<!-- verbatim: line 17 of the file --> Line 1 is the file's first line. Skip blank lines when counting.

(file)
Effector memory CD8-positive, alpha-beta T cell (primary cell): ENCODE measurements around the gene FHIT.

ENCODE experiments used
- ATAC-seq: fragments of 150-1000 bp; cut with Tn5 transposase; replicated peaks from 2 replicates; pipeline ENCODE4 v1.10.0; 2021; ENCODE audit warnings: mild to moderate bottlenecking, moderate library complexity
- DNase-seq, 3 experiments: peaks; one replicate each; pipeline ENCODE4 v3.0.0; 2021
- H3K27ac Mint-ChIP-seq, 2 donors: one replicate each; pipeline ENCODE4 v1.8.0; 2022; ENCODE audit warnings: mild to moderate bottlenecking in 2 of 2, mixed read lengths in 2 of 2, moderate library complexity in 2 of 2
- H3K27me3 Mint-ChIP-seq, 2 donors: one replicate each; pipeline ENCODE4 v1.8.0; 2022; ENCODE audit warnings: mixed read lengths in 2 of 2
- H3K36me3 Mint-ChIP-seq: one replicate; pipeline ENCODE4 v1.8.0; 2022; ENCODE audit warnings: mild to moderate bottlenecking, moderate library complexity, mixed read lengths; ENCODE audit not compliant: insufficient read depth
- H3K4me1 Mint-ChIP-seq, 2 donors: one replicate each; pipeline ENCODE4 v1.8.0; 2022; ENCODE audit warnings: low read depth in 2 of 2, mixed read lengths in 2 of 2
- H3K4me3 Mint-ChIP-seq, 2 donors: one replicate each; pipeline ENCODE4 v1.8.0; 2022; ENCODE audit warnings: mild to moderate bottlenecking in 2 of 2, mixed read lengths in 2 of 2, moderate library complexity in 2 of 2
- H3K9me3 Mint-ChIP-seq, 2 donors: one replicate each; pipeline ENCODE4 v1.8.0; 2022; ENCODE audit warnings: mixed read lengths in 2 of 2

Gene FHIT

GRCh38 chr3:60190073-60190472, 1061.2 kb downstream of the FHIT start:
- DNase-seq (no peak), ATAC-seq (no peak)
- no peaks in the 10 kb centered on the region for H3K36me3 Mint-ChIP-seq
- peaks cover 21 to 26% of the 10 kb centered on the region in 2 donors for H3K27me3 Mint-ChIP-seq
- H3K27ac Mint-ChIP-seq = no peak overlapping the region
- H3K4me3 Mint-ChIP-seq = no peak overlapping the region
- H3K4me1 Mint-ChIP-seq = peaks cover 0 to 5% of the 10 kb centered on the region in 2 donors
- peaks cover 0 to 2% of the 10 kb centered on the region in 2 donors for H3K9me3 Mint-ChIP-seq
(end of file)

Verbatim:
- H3K4me3 Mint-ChIP-seq = no peak overlapping the region